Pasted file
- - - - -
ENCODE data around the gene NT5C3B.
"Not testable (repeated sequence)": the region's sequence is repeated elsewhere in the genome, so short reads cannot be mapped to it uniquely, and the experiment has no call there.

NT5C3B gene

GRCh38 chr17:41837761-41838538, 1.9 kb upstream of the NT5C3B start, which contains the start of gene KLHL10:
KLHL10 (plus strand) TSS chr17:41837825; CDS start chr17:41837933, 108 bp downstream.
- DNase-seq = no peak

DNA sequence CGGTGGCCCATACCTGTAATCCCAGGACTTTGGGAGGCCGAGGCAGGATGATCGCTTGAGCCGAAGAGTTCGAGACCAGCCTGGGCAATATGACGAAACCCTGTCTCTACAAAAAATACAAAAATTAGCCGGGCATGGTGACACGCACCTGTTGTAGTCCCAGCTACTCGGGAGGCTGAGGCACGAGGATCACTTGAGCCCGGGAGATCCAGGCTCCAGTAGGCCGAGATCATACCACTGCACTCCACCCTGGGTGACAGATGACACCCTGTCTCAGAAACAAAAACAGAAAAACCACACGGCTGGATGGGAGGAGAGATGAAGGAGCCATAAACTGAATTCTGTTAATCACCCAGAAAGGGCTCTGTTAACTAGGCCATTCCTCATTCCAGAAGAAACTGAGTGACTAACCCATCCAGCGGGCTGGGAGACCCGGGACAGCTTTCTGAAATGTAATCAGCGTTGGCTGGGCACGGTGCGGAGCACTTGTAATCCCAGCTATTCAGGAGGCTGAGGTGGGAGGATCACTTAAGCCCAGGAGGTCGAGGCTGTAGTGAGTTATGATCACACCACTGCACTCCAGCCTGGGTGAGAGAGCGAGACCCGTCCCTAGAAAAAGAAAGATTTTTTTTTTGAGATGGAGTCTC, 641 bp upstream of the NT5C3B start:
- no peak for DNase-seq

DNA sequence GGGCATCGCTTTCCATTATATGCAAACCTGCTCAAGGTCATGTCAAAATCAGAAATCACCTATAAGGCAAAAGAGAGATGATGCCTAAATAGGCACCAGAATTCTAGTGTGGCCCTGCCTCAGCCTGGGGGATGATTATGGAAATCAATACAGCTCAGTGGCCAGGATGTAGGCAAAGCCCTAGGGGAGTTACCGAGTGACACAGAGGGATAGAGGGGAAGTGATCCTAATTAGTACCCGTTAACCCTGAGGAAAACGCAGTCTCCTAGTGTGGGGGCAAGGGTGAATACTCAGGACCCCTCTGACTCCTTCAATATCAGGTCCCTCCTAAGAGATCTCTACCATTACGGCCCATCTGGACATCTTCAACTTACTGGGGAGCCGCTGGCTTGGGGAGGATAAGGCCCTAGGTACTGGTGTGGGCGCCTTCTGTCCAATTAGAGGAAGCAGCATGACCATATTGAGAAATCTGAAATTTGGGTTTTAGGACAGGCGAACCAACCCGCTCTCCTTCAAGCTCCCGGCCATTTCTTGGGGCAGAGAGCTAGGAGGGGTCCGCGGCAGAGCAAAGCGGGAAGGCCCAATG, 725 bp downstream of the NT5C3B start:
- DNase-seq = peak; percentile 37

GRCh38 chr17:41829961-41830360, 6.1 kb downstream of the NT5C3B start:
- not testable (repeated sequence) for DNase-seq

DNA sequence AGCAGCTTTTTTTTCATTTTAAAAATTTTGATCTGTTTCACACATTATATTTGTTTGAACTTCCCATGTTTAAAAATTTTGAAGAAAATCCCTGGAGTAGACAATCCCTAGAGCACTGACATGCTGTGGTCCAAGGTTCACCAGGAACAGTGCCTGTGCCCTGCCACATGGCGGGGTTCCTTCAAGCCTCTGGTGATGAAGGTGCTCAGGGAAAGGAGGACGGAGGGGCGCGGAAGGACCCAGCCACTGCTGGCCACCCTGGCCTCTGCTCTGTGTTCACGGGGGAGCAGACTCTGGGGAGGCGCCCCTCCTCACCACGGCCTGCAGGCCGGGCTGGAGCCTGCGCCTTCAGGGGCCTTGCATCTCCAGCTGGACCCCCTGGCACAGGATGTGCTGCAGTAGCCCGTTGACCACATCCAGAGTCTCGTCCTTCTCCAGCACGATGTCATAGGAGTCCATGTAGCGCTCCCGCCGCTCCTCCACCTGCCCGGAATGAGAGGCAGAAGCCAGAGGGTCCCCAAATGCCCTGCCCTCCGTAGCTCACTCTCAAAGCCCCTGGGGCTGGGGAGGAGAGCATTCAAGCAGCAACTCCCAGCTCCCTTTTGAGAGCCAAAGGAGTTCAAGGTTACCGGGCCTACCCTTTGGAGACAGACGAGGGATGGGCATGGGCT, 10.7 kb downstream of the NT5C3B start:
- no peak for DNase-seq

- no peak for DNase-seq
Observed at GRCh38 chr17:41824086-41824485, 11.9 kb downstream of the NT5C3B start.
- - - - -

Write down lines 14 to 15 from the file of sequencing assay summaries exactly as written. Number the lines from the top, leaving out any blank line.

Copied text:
- no peak for DNase-seq

- no peak for DNase-seq